Burt Wonderstone

Escape what?

wonderstoneThe Incredible Burt Wonderstone begins at the very top of Vonnegut’s Fortune Graph, then quickly dips to the near-bottom and pulls some clever loops.  Thankfully, there’s some nuance.  Burt Wonderstone (Steve Carell) is at the top of the Las Vegas magician circuit along with his partner, Anton Marvelton (Steve Buscemi).  The duo perform a ten-year-old act in a theatre named after themselves, and their act is the exclusive property of tight-fisted hotelier Doug Munny (James Gandolfini), who tolerates their show’s repetitive nature as long as they rake in the bucks.  Mixed in with their stage crew is the mature and intelligent Jane (Olivia Wilde), an aspiring magician who looks up to Wonderstone until she realizes what a self-involved, sexist fop he really is.  Out of seemingly nowhere, magician Steve Gray (Jim Carrey), from the David Blaine/Criss Angel school of street-combing, heavy metal non-magic, appears on the scene and makes everyone wonder whether his act, which involves little more than self-mutilation, is the future of magic.

At this point, does anyone really care about the future of magic?  By “everyone,” I mean the real-life audience of this film, because the characters within are certainly concerned enough.  The great illusionists were the most wonderful novelties of their time, and even magicians like Blaine were enjoyable if you couldn’t figure out his year-one card tricks and could get past the fact that his enthusiastic onlookers were plants, but now, in the Age of Irony, the magic of magic would probably be lost on the Youtube generation, who are all too eager to type “FAKE!” in the comments section before a video even ends.

Burt Wonderstone is a formula screwball-comedy; any strange craft or activity could have been implemented in the place of Vegas magic shows for funny results.  The film does some interesting genre-hopping, however; much of the humor, particularly anything involving Jim Carrey, is dark and visceral (I actually looked away during one of Gray’s street tricks), but then, not five minutes later, we receive family-oriented dialogue about friendship.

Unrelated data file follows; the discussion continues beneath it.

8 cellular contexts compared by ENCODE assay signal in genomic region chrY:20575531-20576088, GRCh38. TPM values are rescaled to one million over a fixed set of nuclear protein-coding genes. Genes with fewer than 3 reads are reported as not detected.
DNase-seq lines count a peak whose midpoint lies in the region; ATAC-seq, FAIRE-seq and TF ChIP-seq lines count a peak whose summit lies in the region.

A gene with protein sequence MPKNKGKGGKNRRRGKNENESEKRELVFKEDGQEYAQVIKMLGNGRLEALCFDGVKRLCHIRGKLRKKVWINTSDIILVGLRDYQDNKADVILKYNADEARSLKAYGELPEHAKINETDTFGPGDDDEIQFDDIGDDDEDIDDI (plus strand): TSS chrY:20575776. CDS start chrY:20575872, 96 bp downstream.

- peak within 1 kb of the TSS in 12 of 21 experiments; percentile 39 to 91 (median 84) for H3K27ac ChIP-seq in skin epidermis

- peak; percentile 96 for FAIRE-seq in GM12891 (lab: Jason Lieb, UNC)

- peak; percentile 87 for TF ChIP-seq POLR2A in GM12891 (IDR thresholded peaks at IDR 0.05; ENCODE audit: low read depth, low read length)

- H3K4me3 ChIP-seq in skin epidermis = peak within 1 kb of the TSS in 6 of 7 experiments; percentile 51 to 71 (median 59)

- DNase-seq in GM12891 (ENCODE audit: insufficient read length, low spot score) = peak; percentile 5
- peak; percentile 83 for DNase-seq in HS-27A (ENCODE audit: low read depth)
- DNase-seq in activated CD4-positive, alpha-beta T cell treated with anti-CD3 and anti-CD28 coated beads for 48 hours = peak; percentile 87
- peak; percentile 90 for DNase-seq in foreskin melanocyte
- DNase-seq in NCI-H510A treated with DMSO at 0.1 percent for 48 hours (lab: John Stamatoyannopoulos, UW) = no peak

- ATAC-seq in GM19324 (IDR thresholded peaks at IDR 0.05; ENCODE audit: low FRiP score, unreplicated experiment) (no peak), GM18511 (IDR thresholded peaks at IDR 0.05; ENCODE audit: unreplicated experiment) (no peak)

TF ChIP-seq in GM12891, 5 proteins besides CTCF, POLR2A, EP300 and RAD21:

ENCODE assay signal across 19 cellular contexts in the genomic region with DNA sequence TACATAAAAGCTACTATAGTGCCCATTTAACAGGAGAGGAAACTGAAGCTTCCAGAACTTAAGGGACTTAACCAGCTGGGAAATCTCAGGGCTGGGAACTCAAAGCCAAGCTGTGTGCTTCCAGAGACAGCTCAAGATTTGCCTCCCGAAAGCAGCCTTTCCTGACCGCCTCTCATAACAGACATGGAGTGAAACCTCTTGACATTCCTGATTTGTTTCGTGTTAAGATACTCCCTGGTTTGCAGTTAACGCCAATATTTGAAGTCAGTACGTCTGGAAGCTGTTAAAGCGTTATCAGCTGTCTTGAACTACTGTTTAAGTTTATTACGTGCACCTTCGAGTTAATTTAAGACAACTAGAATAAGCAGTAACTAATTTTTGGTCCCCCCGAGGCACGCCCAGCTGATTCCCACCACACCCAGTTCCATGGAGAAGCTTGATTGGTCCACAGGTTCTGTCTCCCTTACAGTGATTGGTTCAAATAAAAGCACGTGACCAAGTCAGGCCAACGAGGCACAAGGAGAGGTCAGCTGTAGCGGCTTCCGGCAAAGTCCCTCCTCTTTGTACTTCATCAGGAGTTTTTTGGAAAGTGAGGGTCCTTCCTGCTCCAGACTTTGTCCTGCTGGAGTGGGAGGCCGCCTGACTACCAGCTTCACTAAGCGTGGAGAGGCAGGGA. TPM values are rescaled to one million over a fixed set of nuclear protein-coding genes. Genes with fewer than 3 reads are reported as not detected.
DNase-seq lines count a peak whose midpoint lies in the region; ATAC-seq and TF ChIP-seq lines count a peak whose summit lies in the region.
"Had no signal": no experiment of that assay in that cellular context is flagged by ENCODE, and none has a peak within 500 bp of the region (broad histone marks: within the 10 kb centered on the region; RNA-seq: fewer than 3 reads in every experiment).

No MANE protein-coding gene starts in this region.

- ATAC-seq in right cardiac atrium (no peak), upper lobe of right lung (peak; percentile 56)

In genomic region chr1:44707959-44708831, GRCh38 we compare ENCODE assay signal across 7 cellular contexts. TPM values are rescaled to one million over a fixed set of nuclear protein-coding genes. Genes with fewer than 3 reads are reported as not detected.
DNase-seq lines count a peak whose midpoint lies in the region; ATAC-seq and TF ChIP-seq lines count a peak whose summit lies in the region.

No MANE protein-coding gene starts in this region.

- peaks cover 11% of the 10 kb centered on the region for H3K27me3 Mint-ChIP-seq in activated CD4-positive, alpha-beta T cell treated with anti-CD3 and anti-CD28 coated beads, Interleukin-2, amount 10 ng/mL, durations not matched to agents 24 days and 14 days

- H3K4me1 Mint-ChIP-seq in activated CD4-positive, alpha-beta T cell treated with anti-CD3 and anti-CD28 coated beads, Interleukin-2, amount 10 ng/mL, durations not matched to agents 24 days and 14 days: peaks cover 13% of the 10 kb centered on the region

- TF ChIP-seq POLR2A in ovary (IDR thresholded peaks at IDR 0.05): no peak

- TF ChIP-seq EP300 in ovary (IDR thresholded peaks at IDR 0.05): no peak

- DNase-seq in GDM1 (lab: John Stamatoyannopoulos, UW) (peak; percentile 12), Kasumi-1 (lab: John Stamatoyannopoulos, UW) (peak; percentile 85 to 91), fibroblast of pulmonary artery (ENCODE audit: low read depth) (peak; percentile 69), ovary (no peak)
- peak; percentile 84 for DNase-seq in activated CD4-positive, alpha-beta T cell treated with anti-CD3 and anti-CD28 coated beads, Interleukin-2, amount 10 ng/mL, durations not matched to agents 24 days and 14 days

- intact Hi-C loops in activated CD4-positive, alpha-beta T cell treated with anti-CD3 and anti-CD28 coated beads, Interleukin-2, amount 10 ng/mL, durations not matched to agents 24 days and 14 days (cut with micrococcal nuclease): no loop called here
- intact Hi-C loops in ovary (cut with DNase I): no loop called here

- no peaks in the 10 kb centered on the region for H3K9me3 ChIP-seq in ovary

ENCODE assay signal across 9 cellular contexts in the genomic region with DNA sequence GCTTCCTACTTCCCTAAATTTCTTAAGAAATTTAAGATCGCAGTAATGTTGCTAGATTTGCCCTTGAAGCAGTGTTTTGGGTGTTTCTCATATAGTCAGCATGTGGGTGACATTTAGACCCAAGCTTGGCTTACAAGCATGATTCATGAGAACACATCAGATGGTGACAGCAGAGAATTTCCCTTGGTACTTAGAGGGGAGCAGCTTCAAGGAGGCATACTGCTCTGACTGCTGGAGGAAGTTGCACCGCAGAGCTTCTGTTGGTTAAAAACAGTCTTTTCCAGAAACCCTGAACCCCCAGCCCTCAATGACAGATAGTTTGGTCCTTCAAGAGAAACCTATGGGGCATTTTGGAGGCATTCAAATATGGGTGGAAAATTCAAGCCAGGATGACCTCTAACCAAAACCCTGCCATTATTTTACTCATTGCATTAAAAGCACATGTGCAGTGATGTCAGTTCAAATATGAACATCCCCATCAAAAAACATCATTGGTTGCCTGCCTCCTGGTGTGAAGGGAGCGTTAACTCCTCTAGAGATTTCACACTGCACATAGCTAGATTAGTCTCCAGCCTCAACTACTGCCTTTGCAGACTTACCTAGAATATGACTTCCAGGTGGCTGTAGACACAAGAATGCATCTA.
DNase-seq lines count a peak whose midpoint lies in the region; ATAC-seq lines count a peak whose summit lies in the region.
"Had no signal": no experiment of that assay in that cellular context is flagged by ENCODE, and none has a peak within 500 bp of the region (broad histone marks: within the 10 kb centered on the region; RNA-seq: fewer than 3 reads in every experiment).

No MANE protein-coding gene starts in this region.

With Gray becoming more popular, Wonderstone and Anton decide (with more than a little strong-arming from Doug) to change their act.  This leads to an amusing parody of one of David Blaine’s “stand still in public for a week” spectacles, and for these two, the results are calamitous.  With a friendship and a career in shambles, Wonderstone is reduced to rags (near-bottom of the graph!) and must, as we know he will, bounce back and reignite his career while learning a lesson or two about giving.  The problem at the outset is that he’s a horrible person.  His heightened “accent” makes Everett McGill sound like Morgan Freeman.  He’s also unbelievably bigoted, and tells Jane (who refuses to be either his sexed-up assistant or a one-night stand) that she can never be a famous magician because she’s “a girl.”  He also constantly refers to her as “Nicole,” the name of his previous assistant.  His very sincere apology concerning this behavior later in the film makes one wonder whether he’s just been playing a character his entire life.  He admits that he knew her name the entire time and deliberately objectified and insulted her.  Given the joyless and mechanical way he performs in the beginning (including sex with a groupie played by the multi-talented Gillian Jacobs), could he have been acting this way simply because it’s expected of him?  Worth thinking about.  Regardless, he becomes a much more sympathetic protagonist once he admits he was wrong, stops wearing a platinum blonde wig, and begins speaking like a normal person.  The “romance” between Burt and Jane, though, feels completely dialed-in, and I daresay it was not in the script until a big-name studio got involved.